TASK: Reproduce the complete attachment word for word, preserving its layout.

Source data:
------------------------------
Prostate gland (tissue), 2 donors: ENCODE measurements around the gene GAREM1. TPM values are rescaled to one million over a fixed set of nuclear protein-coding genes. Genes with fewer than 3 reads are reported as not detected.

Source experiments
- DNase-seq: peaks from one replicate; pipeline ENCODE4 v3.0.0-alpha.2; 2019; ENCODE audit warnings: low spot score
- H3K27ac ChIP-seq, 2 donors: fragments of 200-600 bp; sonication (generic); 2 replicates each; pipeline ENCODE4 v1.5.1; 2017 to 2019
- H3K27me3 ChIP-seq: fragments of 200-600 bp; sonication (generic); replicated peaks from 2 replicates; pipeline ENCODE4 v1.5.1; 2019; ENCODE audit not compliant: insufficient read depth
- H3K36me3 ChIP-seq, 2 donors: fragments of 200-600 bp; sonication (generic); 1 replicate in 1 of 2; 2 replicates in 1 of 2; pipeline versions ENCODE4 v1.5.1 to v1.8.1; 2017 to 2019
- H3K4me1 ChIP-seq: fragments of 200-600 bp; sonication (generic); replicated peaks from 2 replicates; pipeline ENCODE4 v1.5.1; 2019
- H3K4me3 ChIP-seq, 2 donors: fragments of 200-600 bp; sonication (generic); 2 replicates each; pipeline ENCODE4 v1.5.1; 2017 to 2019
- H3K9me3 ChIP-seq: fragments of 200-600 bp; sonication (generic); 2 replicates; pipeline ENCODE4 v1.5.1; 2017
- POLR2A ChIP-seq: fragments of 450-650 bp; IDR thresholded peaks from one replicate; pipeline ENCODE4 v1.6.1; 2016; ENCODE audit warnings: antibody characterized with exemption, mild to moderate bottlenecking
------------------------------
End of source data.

Prostate gland (tissue), 2 donors: ENCODE measurements around the gene GAREM1. TPM values are rescaled to one million over a fixed set of nuclear protein-coding genes. Genes with fewer than 3 reads are reported as not detected.

Source experiments
- DNase-seq: peaks from one replicate; pipeline ENCODE4 v3.0.0-alpha.2; 2019; ENCODE audit warnings: low spot score
- H3K27ac ChIP-seq, 2 donors: fragments of 200-600 bp; sonication (generic); 2 replicates each; pipeline ENCODE4 v1.5.1; 2017 to 2019
- H3K27me3 ChIP-seq: fragments of 200-600 bp; sonication (generic); replicated peaks from 2 replicates; pipeline ENCODE4 v1.5.1; 2019; ENCODE audit not compliant: insufficient read depth
- H3K36me3 ChIP-seq, 2 donors: fragments of 200-600 bp; sonication (generic); 1 replicate in 1 of 2; 2 replicates in 1 of 2; pipeline versions ENCODE4 v1.5.1 to v1.8.1; 2017 to 2019
- H3K4me1 ChIP-seq: fragments of 200-600 bp; sonication (generic); replicated peaks from 2 replicates; pipeline ENCODE4 v1.5.1; 2019
- H3K4me3 ChIP-seq, 2 donors: fragments of 200-600 bp; sonication (generic); 2 replicates each; pipeline ENCODE4 v1.5.1; 2017 to 2019
- H3K9me3 ChIP-seq: fragments of 200-600 bp; sonication (generic); 2 replicates; pipeline ENCODE4 v1.5.1; 2017
- POLR2A ChIP-seq: fragments of 450-650 bp; IDR thresholded peaks from one replicate; pipeline ENCODE4 v1.6.1; 2016; ENCODE audit warnings: antibody characterized with exemption, mild to moderate bottlenecking